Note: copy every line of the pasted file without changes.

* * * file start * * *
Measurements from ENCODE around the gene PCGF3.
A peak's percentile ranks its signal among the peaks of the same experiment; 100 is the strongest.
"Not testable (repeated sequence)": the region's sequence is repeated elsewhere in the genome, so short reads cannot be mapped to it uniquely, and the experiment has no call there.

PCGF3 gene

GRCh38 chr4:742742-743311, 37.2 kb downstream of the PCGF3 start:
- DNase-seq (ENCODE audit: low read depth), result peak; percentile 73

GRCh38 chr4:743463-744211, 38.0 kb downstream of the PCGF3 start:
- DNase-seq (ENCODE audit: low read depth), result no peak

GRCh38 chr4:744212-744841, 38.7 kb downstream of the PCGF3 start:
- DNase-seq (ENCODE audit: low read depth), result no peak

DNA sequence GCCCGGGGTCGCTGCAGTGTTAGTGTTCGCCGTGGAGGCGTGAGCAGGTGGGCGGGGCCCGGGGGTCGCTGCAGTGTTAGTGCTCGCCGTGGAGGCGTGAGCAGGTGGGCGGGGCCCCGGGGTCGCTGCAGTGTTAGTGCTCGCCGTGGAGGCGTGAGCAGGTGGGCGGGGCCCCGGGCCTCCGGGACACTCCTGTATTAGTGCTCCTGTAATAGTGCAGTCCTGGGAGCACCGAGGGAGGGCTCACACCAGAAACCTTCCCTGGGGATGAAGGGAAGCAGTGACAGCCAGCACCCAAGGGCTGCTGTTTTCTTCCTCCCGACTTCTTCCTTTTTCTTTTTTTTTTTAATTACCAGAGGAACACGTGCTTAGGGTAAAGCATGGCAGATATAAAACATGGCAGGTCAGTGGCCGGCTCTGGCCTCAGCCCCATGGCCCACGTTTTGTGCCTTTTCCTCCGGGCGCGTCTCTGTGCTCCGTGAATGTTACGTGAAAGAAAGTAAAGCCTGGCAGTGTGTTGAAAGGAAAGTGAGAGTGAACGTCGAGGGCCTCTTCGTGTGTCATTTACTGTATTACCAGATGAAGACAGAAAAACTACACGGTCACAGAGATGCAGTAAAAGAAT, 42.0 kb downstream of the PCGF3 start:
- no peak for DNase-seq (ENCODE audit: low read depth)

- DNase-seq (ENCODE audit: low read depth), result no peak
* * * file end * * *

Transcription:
Measurements from ENCODE around the gene PCGF3.
A peak's percentile ranks its signal among the peaks of the same experiment; 100 is the strongest.
"Not testable (repeated sequence)": the region's sequence is repeated elsewhere in the genome, so short reads cannot be mapped to it uniquely, and the experiment has no call there.

PCGF3 gene

GRCh38 chr4:742742-743311, 37.2 kb downstream of the PCGF3 start:
- DNase-seq (ENCODE audit: low read depth), result peak; percentile 73

GRCh38 chr4:743463-744211, 38.0 kb downstream of the PCGF3 start:
- DNase-seq (ENCODE audit: low read depth), result no peak

GRCh38 chr4:744212-744841, 38.7 kb downstream of the PCGF3 start:
- DNase-seq (ENCODE audit: low read depth), result no peak

DNA sequence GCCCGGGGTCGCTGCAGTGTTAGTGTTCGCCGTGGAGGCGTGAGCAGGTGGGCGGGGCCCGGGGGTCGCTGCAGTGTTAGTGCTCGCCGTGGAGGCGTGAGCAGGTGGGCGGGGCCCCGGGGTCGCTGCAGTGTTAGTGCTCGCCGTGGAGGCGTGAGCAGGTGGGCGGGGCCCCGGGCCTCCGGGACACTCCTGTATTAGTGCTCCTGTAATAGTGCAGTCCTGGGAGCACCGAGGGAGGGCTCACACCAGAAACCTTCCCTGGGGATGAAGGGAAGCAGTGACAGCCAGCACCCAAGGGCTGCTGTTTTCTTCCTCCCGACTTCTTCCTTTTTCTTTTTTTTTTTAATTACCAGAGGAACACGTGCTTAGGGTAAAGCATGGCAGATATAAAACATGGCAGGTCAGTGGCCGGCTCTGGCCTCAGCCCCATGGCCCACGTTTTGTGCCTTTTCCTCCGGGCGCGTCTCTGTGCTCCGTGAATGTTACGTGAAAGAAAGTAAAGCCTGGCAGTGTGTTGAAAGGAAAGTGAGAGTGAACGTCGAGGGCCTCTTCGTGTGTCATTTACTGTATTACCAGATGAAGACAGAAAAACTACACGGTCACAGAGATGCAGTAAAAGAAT, 42.0 kb downstream of the PCGF3 start:
- no peak for DNase-seq (ENCODE audit: low read depth)

- DNase-seq (ENCODE audit: low read depth), result no peak